Almost 13 years ago, Chris was pastoring a church in Austin, Texas. While enjoying a life full of exceptional barbeque, tacos, and live music, Chris felt a calling to go overseas. Through creative storytelling, he was noticing the condition of those who are suffering around the world, but kept ignoring the call to go. “Life moves so fast,” Chris said. “Often times, the reason we don’t make a difference is because we all think we’re too busy.” At least that’s what was holding Chris back from making a difference.
After five years of waiting, Chris had the opportunity to stay with his friend in Cape Town, South Africa. He ended up visiting Zimbabwe. At 4 a.m., Chris and his friend stopped at a gas station with dozens and dozens of kids living in it. The “pack leader” of these kids grabbed Chris by the hand, looked him straight in the eyes, and said, “Sir, thank you so much for visiting our country. I’m so sorry it’s in the shape that it’s in. We don’t want to beg you for food, but we haven’t had anything to eat in days. Is there anything we can do to work for you, so we can get something to eat?”
Chris simply told him, “No. We don’t have anything for you.”
In that moment everything changed for Chris. He started to wonder why in the world every six seconds a child dies because of no access to food. His heart broke for these kids in Zimbabwe. Couldn’t he do something about it?
It might appear that poor people in underdeveloped countries need someone to hand them food, build them a house, or buy them clothes, but that is not the approach Chris decided to take. These people don’t need a handout. They don’t need to be told what to do. They’re educated. They’re effective. They’re tremendous workers.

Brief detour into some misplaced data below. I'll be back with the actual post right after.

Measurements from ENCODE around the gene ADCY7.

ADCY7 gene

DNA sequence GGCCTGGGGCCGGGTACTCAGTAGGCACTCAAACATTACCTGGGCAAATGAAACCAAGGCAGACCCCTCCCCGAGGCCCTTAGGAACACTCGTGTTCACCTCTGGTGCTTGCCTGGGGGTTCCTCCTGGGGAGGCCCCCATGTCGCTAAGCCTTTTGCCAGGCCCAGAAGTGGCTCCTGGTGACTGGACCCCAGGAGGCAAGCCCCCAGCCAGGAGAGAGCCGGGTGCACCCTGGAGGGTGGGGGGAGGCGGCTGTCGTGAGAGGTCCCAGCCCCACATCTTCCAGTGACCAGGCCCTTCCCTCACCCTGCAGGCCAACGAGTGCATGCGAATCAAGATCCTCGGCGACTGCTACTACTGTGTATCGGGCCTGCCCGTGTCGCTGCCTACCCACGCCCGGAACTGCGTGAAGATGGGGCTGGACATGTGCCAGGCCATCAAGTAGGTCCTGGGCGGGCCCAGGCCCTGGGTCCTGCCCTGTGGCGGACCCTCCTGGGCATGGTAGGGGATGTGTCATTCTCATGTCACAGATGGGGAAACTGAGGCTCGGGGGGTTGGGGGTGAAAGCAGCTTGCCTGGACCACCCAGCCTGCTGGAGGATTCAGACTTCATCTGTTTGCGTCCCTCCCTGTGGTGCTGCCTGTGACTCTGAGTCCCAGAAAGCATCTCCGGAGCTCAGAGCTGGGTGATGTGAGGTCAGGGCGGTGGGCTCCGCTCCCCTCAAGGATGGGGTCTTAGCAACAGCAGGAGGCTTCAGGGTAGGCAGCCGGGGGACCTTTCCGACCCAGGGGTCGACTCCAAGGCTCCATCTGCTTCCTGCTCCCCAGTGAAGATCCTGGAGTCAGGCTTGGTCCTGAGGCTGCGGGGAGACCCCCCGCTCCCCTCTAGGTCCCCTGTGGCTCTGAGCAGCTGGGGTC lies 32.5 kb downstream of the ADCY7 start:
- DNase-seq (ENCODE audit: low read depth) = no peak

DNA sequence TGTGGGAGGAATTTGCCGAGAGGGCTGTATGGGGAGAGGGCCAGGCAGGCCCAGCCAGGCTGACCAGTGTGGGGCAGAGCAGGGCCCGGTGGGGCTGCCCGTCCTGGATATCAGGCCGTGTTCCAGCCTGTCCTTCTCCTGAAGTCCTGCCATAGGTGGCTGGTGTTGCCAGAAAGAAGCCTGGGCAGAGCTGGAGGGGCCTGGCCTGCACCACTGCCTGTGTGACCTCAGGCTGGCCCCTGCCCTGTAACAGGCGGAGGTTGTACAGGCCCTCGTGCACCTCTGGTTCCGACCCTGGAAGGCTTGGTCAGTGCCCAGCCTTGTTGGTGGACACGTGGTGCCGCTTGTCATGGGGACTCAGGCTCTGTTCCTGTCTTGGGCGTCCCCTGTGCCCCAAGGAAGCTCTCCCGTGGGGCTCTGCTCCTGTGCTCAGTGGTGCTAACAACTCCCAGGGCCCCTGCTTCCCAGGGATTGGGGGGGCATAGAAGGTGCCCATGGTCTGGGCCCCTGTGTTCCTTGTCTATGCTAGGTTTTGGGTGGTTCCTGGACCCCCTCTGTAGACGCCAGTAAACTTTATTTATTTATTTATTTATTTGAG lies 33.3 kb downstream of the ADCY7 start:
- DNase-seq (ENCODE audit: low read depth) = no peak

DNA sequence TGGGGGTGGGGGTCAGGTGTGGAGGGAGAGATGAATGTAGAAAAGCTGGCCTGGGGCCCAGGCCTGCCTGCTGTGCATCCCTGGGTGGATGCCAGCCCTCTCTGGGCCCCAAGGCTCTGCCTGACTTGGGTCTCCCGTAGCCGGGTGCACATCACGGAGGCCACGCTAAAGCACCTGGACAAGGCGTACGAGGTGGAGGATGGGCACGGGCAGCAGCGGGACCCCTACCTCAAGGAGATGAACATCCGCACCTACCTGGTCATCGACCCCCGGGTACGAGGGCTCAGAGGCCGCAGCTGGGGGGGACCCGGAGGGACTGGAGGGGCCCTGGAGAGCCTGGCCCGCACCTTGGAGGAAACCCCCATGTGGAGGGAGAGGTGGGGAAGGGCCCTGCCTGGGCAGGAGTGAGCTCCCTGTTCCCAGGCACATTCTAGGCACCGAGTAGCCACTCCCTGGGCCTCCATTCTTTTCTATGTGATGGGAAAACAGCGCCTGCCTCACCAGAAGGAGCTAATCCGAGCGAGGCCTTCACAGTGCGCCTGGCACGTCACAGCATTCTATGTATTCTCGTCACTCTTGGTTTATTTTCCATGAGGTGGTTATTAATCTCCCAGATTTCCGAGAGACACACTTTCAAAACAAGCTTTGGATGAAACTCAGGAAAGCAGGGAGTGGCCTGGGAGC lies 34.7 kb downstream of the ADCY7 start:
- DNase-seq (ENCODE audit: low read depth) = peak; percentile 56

What they need is a kick-start.
“These people don’t want us to do the work for them. They actually have dreams, and passions, and visions, and hopes, and they want to be able to pursue that and work hard,” Chris said. He wasn’t going to go to Africa and tell locals how to work. Instead, Chris insisted on partnering with local leaders to create jobs in these communities.
Chris’ inner circle of family and friends would not let his idea die. “Surround yourself with people who refuse to let you be content with living a selfish life,” Chris said. Because of the persistent people in Chris’ life, Help One Now is able to exist. In 2007, this organization kicked off with the goal to end extreme poverty by empowering families.
Eight percent of the world’s population lives in extreme poverty. These people are living on less than two dollars a day. By partnering with local leaders, Help One Now provides hope and dignity to people in the 8 percent. Currently, local leaders have helped create hundreds of jobs for locals. They have trained countless families to start businesses and develop their surrounding community.
Chris reveals his hopes for Help One Now: “My goal, my hope, my dream, would be that Help One Now would be considered the people who continue to show up again and again and again. We don’t pop in one time; we show up over and over and over again to help serve our local leaders and help see families and kids thrive.”
As an organization, Help One Now wants to be as invisible as possible. The local leaders are the hero of the story. And, hopefully, by the end of the program, these families won’t ever need this organization again.
Chris felt a call for years before taking a leap of faith and visiting an underdeveloped country. It can be overwhelming to see all of the brokenness in the world and not know what to do. With so many hurting people around the world, where is the best place to help?
“Ultimately there’s going to be a moment where you’re going to have to choose: Am I going to live a life that’s going to make the world better? Or am I going to live a life that’s going to focus on my own little world?” Chris said.
By taking a step back and looking at the bigger picture, Chris is able to see that maybe it doesn’t matter where we help—maybe it just matters that we help somewhere. “Every human in the world, no matter what part of it, needs hope. It’s the baseline of humanity. It doesn’t matter if you’re in the richest neighborhood or the poorest neighborhood,” Chris said. “When it’s all said and done, the only thing we’re going to care about is: Did we love others well?”